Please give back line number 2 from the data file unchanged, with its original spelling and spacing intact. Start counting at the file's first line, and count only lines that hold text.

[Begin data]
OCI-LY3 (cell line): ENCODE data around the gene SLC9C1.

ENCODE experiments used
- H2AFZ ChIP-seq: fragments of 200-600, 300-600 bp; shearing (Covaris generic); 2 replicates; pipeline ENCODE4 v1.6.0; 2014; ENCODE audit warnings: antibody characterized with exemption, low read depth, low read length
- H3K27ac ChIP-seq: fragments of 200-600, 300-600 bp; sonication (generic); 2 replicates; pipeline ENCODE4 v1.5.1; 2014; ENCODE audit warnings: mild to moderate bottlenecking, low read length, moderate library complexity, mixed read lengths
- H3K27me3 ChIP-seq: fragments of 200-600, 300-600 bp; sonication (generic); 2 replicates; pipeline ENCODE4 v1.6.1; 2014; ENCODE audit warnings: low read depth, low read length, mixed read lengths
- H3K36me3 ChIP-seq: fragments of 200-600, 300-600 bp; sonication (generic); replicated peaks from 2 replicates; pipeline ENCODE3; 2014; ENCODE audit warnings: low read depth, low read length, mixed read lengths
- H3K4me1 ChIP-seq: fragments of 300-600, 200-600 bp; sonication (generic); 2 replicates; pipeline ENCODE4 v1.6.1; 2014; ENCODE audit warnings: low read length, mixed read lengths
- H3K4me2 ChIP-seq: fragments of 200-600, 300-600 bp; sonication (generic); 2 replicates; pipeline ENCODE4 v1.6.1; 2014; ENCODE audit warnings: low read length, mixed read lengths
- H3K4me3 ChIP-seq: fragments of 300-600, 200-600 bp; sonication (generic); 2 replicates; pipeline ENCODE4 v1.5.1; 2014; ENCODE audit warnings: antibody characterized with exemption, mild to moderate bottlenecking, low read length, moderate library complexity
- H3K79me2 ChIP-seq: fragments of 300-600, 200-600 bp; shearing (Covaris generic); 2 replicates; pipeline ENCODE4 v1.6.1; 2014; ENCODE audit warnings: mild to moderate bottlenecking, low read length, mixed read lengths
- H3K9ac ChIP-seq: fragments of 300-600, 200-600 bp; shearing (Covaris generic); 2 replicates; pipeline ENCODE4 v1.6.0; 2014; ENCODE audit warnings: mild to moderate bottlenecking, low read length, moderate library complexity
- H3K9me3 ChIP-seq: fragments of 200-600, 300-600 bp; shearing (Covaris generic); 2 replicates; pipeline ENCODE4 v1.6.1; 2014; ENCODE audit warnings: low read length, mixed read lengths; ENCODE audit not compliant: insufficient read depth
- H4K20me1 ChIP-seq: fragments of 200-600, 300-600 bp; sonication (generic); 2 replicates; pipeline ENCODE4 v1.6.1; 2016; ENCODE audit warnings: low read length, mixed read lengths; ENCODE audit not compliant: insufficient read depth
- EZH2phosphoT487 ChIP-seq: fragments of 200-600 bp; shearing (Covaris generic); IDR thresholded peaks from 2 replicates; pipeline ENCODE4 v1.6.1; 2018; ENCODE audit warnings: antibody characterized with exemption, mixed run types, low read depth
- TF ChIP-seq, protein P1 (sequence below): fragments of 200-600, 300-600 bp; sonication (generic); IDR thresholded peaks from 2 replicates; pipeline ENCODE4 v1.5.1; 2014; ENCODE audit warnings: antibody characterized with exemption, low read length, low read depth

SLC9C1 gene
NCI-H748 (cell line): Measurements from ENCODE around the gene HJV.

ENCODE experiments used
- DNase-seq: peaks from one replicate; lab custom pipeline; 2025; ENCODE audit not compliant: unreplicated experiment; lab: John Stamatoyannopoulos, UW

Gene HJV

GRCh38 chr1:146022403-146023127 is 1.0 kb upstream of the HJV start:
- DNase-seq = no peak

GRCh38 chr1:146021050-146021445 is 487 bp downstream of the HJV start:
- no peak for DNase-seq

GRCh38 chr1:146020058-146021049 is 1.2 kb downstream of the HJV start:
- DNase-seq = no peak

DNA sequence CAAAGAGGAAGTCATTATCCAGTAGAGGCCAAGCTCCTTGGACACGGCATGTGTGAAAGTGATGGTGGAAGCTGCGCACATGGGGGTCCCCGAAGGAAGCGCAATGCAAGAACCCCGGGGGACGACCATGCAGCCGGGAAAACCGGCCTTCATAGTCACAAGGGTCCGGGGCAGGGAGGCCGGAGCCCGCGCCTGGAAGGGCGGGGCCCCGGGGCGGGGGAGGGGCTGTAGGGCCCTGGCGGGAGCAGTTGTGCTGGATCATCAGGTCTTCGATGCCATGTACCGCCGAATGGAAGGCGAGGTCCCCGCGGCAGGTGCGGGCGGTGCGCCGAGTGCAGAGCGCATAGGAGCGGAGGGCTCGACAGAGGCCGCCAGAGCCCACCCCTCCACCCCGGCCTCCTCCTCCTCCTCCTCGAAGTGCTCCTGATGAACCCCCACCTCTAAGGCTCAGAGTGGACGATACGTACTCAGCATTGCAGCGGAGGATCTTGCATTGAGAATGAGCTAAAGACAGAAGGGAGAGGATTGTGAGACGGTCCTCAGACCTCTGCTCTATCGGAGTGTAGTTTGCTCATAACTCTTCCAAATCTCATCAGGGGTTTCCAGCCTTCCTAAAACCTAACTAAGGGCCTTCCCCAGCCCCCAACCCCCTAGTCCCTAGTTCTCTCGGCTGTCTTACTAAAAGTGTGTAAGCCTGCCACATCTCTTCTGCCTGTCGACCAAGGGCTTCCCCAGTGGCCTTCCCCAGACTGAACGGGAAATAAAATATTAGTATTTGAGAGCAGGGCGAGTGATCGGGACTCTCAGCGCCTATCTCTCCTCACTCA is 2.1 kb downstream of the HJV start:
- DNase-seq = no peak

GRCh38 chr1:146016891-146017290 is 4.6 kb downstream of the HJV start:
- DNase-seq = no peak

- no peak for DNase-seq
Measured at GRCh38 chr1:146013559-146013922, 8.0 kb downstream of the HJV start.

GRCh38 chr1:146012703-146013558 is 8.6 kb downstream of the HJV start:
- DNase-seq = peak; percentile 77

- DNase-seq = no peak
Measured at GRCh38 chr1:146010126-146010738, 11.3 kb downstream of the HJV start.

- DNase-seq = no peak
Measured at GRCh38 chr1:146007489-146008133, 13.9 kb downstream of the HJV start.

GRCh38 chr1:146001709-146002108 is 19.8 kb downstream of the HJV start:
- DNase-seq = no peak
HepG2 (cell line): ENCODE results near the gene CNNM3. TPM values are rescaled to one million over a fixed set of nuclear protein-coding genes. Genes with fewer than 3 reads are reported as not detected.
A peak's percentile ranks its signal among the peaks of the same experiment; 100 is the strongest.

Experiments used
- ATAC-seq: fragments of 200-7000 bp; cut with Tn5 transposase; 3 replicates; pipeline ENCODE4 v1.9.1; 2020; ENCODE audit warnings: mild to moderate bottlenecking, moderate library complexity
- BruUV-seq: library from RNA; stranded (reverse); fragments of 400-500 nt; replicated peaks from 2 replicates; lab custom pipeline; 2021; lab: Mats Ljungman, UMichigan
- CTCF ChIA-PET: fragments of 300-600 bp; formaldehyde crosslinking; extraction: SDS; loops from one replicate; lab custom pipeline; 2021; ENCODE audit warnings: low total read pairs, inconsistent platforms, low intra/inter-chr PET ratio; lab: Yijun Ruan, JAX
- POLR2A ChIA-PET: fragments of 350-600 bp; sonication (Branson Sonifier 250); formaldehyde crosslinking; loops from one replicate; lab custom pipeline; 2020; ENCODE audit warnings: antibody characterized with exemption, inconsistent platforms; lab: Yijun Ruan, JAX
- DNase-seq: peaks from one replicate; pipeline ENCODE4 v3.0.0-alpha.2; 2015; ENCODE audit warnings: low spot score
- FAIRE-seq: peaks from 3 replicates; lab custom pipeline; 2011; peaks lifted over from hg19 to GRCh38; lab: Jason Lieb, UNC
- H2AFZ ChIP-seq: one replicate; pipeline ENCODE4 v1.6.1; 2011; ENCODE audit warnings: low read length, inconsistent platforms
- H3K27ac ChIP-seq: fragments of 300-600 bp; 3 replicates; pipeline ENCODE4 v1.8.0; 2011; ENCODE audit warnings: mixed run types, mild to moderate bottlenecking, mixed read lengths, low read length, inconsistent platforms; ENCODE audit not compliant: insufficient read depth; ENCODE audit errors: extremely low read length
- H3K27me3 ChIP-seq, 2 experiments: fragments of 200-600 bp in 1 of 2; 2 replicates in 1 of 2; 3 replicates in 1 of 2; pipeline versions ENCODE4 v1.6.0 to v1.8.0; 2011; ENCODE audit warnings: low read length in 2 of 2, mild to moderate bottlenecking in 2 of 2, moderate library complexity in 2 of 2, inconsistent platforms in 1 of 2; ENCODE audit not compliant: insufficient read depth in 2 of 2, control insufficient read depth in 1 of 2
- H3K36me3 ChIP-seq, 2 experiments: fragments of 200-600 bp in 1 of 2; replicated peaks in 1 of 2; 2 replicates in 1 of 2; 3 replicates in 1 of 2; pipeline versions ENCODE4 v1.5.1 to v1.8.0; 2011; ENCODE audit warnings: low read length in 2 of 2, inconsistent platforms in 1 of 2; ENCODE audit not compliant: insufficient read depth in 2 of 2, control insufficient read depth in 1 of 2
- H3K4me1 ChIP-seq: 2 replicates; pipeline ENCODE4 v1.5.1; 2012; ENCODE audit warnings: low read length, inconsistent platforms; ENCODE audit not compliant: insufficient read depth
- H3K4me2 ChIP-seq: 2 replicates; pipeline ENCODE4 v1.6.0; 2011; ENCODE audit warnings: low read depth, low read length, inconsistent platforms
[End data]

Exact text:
ENCODE experiments used